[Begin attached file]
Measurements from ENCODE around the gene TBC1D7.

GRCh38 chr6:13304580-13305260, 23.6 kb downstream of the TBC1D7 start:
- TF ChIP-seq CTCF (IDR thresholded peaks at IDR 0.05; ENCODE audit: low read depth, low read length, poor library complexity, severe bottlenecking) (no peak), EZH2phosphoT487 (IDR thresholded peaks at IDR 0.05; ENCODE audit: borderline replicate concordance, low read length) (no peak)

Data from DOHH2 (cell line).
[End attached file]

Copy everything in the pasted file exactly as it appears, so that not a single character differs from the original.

Measurements from ENCODE around the gene TBC1D7.

GRCh38 chr6:13304580-13305260, 23.6 kb downstream of the TBC1D7 start:
- TF ChIP-seq CTCF (IDR thresholded peaks at IDR 0.05; ENCODE audit: low read depth, low read length, poor library complexity, severe bottlenecking) (no peak), EZH2phosphoT487 (IDR thresholded peaks at IDR 0.05; ENCODE audit: borderline replicate concordance, low read length) (no peak)

Data from DOHH2 (cell line).